Donnerstag, 31. Dezember 2009

Article: To Talk about Perseverance

Xu Wen (Dr. Zee)

Issue 20, p. 7 of the Journal of the Jianquan Taijiquan Association Shanghai

Perseverance has the meaning of stamina. The five-point motto of Ma Yueliang finishes with perseverance. It says that while practising Taijiquan one has to have a long the four points of stillness, lightness, slowness and conscientiousness also perseverance. Only then Taijiquan can develop its effects.

Ma Yueliang in the 1930's

Taijiquan is not a panacea, which works right away. Taijiquan follows the "laws of the nature", does search for "being conscious" and the endowed inborn root of the movements. The basic ability of the conscious movement is inborn, but "being close to each other by our inner nature, we separate from each other by our habits". Because of this one loses the inborn. So in physical exercises one does not develop one's original capabilities to the full extent, as it would have been possible, or worse, one develops unfavourable variances. When practising Taijiquan one goes through subjective efforts, but it is a process that changes the objective world and where one looks for the lost endowed inborn.

This process is long-term and life long. Though the Taijiquan movements should become part of daily life, at best a kind of key idea, which you are looking for in all movements, whether walking, standing, sitting or lying down. However, if you "diligently work one day, but there are ten days of rest" you are not following the five-point motto of Ma Yueliang. This also means that you do not prevent diseases or strengthen the body. The goal of Taijiquan, the long life and the eternal spring, will be a question.

It is unusual for young people to begin to learn Taijiquan. They often find not much joy in this kind of movement or even think they are boring. So at the start one should make an individual plan for each one. It is essential to fix the time frame and the amount of stuff to learn. This must be done consciously. But one must also decide with the whole heart to improve. It's like in calligraphy:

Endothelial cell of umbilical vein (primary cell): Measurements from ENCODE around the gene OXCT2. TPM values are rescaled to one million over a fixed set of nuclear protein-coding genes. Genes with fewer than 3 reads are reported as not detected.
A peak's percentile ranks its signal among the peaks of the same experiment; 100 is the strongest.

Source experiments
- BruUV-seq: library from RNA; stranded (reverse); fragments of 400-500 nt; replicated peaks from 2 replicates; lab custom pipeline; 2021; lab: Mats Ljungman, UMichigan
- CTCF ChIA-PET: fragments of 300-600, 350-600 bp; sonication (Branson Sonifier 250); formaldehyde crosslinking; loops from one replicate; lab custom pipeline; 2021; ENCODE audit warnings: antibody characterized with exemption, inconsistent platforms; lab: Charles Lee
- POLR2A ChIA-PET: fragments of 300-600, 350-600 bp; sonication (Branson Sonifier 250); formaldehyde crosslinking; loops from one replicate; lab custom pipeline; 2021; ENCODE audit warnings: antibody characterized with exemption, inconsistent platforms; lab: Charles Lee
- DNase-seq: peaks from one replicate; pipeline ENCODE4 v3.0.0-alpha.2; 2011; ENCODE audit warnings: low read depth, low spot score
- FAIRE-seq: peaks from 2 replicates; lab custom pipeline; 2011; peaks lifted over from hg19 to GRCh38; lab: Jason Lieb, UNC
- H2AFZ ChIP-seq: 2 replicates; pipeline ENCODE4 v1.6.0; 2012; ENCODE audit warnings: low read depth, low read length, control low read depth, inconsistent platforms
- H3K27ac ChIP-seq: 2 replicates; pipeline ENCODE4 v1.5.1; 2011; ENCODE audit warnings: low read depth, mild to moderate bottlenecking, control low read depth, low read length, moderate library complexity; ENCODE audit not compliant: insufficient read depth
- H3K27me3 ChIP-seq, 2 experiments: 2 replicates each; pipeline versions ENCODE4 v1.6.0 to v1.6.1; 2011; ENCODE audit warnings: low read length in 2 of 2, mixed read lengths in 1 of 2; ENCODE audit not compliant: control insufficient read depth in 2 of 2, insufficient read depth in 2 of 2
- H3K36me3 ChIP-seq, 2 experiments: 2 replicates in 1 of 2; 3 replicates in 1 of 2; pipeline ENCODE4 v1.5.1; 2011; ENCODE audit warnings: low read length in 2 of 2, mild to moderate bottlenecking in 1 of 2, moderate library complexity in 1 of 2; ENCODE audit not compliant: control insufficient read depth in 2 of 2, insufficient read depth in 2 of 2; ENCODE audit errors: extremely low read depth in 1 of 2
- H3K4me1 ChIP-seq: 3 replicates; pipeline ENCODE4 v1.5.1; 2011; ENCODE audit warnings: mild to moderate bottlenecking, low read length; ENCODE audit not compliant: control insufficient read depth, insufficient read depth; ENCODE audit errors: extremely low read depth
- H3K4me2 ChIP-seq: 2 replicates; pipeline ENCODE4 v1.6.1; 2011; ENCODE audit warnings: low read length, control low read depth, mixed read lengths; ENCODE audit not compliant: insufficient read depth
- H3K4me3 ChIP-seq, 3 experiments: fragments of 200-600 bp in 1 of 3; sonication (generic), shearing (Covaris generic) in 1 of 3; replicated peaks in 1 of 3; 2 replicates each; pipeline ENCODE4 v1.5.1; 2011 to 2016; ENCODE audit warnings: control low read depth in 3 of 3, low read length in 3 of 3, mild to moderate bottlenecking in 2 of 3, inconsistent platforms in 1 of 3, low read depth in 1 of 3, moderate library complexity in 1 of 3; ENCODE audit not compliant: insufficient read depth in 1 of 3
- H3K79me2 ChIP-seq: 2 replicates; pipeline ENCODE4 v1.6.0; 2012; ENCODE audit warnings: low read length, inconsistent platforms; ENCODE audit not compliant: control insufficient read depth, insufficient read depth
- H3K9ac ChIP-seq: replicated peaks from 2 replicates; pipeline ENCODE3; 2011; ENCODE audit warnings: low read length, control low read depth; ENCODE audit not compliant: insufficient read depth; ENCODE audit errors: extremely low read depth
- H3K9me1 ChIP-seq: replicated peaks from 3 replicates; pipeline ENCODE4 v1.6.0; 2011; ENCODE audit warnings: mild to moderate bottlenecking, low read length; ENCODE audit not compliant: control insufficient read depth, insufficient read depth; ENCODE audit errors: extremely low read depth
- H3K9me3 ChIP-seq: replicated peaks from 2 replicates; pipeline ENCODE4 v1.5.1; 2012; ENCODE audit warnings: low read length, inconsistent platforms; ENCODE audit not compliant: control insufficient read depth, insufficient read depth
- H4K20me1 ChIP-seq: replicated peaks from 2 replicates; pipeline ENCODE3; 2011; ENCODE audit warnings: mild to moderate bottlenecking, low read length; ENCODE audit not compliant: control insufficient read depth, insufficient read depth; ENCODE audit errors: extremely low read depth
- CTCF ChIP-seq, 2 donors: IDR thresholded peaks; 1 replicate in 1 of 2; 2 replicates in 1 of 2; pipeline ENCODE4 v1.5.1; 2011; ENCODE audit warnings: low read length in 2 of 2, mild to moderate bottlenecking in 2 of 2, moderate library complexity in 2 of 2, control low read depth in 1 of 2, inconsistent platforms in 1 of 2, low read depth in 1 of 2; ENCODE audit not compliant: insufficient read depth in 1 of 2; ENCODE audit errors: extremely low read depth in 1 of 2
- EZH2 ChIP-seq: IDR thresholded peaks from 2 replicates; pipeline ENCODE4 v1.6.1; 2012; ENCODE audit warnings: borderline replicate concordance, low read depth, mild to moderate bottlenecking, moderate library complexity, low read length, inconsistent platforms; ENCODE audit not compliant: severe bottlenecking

"Only after a hundred days of practice with the characters it shows effect."

When you practised Taijiquan three months, you can see the first effects. One can e.g. feel fine, the appetite is good, the limbs are healthy, and after a long time, chronic diseases can improve or the outbreak of them can be prevented. If one gets the taste for it, it increases the confidence and the resolution to practice Taijiquan.

The conditions of individual students are not the same. This must also have an influence to the character and the level of training. The old teachers demanded that one should do the form a ten thousand times in about three years. This shows that if you do the form just once a day, it is only enough to keep it. For today's people, it is certainly very difficult to do the form ten times a day. It would be best to do the form twice a day, because the first time is just to warm up. This is important, because you can't reach stillness by just pushing a button. Only at the second time you can achieve "The heart/mind (xin) leads qi. The qi moves the body.", because now the mind got still. Body and spirit are in harmony, what even increases the result.

As in the phrase: "Relax and stillness as the reaction", you will feel very comfortable now. Even if you want to stop, you can't do it and you feel like a third time. On the other hand, if you are to much distracted by the daily live and it is just hard to concentrate and you have to force yourself to do Taijiquan you should stop the training for a while or take a rest after the first irregularities.

Taijiquan can be divided into two major parts. One part is called the "exercise of the foundation (ti)" or the "exercise of the cultural (wen)." The exercise of the cultural is the high ability (gongfu) of the knowledge of oneself and the practice of the conscious, original abilities. The doing of the form is the practice of the cultural. One must also practice to let the qi flow, even if "the qi flows throughout the body without hindrance" is not easy and it needs two or three years of practice. The second part is the Push Hands.